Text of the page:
Removed the headliner and associated trim pieces along with the subframe that holds the cb. Not a hard job, took about 45 mins.

I see what happened. The stress and movement between the cab and cap caused the self drilling screws to be pulled on, they loosened and rounded the holes. Why weren’t some 5/16 bolts used here instead?

I would think no matter what there will be flex there between the metal cab and fiberglass cap, so why not just use some sort of rubber seal to allow for this movement? I know it’s a tough spot for a rubber seal to work but there’s got to be a better way to do that joint.

Now comes the quandary. Do I just remove the screws and bolt it down till the cap touches the cab? This would put a lot of stress on the cap I would think possibly causing a crack or other separation.

Or do I somehow shim up the cab to chassis mounts to raise the front of the cab 3/8” or so then bolt it down.

Advice needed!

—John
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Old 06-30-2022, 07:10 AM   #10
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We use bolts today. What model year do you have?
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Old 06-30-2022, 12:40 PM   #11
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Glad you use bolts now, mine just had the sheet metal screws.

Bolting it is no big deal i can easily do that in an hour, but im worried about using the bolts to pull down the cap to meet the cab, wont that create stress on the fiberglass cap?

--John
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Old 07-02-2022, 12:49 AM   #12
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I’m thinking of making a spacer, about 1/4” thick from polyethylene that goes between the cap and the cab to fill the gap. Then bolt through it. This would stabilize the connection from cap to cab and not stress the fiberglass cap.

I can’t see any other way to correct and not stress the cap except shimming the cab off the frame slightly which I didn’t want to get into.

Is this a good plan of action?

—John
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Old 07-02-2022, 06:23 PM   #13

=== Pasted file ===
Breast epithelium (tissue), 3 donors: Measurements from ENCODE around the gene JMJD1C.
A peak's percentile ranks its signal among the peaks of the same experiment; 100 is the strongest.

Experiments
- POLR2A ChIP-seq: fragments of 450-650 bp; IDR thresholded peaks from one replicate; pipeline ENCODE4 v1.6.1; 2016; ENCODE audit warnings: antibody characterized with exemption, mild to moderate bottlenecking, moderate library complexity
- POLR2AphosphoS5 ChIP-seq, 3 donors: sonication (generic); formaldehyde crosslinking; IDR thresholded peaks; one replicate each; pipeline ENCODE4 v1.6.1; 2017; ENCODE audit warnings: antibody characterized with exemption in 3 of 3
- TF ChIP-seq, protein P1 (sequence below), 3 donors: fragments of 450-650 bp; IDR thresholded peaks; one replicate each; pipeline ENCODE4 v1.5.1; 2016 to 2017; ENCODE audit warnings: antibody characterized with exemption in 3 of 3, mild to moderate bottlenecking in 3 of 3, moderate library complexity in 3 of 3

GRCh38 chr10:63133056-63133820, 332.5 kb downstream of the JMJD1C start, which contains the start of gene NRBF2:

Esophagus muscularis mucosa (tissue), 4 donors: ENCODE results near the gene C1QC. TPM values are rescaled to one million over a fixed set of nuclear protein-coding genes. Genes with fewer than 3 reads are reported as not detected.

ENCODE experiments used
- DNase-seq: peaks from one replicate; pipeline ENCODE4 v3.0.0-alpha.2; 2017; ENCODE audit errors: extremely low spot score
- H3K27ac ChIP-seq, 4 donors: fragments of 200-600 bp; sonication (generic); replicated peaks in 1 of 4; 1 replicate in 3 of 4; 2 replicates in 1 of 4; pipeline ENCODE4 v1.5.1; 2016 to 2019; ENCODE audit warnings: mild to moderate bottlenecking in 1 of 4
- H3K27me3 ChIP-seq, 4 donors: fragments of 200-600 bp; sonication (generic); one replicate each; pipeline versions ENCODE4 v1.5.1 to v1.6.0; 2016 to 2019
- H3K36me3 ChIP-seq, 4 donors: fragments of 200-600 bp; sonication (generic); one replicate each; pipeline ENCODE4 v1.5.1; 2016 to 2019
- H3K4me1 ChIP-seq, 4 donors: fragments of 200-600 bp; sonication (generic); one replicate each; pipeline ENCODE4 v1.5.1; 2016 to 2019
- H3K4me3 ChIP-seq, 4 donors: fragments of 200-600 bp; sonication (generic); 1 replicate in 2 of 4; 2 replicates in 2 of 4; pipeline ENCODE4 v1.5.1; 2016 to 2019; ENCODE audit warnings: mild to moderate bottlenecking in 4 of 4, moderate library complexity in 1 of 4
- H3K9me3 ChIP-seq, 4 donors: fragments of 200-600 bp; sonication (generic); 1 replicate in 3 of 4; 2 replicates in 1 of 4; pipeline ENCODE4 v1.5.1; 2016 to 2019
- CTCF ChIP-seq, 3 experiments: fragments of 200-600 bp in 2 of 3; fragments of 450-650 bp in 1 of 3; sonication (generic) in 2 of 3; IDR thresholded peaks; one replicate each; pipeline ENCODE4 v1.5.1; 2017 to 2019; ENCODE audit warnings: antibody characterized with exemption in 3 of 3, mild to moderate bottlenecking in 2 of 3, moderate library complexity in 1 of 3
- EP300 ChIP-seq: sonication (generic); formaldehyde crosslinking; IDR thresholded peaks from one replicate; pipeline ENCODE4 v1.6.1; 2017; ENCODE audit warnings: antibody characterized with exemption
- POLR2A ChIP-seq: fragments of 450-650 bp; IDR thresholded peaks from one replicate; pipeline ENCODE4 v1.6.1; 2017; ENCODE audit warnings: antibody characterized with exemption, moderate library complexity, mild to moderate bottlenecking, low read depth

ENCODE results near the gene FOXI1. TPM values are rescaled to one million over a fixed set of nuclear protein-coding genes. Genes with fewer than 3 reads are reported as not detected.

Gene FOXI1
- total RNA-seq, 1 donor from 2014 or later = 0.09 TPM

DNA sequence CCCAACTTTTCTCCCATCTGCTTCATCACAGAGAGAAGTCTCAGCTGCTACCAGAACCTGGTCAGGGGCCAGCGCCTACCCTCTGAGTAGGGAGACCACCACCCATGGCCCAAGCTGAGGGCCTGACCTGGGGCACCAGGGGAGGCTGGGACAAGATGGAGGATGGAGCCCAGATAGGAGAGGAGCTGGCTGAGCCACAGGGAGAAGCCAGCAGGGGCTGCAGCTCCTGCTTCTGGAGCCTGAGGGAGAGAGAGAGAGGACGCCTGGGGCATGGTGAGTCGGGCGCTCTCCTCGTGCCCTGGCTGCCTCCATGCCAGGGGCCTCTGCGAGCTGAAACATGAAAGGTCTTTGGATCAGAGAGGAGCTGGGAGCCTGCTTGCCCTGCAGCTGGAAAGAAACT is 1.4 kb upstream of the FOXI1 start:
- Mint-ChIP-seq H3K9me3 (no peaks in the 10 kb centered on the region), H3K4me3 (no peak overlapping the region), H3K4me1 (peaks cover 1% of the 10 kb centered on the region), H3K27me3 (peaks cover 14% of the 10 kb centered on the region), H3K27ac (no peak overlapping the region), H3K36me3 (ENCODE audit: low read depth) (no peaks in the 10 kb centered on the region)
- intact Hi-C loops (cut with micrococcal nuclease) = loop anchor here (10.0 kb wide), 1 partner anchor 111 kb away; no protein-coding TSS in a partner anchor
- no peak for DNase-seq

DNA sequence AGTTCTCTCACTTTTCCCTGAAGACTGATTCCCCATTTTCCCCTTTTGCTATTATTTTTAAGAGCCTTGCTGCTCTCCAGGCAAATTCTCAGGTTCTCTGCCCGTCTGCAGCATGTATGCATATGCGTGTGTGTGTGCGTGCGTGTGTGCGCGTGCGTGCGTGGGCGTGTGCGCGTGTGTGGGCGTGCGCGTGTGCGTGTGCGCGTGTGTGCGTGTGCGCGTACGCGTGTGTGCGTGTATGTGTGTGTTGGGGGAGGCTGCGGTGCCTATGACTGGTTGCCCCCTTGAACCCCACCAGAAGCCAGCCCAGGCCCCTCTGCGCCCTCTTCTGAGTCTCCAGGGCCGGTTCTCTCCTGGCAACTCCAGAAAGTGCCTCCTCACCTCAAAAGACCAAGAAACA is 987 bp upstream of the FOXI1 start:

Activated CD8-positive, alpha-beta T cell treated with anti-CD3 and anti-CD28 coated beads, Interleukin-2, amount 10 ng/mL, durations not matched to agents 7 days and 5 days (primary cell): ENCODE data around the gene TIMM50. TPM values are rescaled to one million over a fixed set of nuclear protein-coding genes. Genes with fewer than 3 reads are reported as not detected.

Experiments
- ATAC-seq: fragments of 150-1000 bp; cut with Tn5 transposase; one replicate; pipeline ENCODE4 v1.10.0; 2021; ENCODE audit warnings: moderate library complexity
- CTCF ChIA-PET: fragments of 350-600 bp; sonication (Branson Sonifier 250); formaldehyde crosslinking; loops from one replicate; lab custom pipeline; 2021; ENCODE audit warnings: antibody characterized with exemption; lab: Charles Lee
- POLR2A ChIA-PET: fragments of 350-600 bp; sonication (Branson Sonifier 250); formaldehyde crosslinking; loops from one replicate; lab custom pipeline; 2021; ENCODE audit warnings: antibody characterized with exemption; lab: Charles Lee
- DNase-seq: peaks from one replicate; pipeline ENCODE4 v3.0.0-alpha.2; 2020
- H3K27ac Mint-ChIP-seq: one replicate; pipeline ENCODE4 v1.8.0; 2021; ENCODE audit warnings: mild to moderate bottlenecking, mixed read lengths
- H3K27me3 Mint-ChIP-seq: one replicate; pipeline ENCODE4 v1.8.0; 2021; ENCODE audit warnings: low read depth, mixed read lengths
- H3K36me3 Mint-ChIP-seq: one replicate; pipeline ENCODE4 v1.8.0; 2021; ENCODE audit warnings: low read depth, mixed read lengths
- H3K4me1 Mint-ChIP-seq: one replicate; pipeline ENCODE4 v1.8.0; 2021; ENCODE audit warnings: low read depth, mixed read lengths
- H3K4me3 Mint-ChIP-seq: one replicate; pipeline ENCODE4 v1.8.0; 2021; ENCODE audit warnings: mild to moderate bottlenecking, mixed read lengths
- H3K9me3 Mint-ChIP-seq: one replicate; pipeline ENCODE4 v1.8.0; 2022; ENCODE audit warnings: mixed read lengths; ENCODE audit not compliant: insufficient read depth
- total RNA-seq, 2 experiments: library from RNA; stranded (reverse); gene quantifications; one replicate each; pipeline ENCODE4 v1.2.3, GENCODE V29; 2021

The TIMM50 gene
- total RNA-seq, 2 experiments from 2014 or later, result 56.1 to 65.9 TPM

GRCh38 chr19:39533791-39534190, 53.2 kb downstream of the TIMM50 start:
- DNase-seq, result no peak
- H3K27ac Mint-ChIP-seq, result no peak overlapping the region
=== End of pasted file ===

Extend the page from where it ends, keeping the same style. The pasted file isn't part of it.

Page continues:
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I’m thinking of making a spacer, about 1/4” thick from polyethylene that goes between the cap and the cab to fill the gap. Then bolt through it. This would stabilize the connection from cap to cab and not stress the fiberglass cap.

I can’t see any other way to correct and not stress the cap except shimming the cab off the frame slightly which I didn’t want to get into.

Is this a good plan of action?

—John
We have done that before.
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Old 07-02-2022, 08:53 PM   #14
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Yep, bolted it up today. After looking closely and bolting the cap to the cab, I realized the small gap was there even when fully bolted down. The silicone was ripped due to side to side motion, not up and down travel. Ordered some replacement marker lights so figured I would keep that area accessible until they come in. Then going to silicone it later in the week.

—John
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Old 07-02-2022, 10:12 PM   #15
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Then going to silicone it later in the week.

—John
Silicone? You'd be better off using an rv sealant. Most here seem to favor Dicor .
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Old 07-03-2022, 07:30 AM   #16
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John I also use silicone in that area, moves and stretches better. I use Dicor on the roof mainly.
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Old 07-03-2022, 10:33 AM   #17
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I also love dicor, but for that spot silicone will be better. As stated it will stretch better and will be tougher.

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Old 07-03-2022, 11:54 AM   #18
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I have used Proflex on a few RVs and found it sticks and stretches better than silicone.
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Old 07-03-2022, 12:00 PM   #19
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Old 07-04-2022, 01:38 PM   #20
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I LOVE dicor but in a front spacing place where air water and debris are focused it doesn’t work well. It’s so “soft” that the debris hit it and get embedded in it. Tried it before on my old class A. Normally dicor is the best choise on rvs but for front facing stuff you need somthing less “gooey”.

—John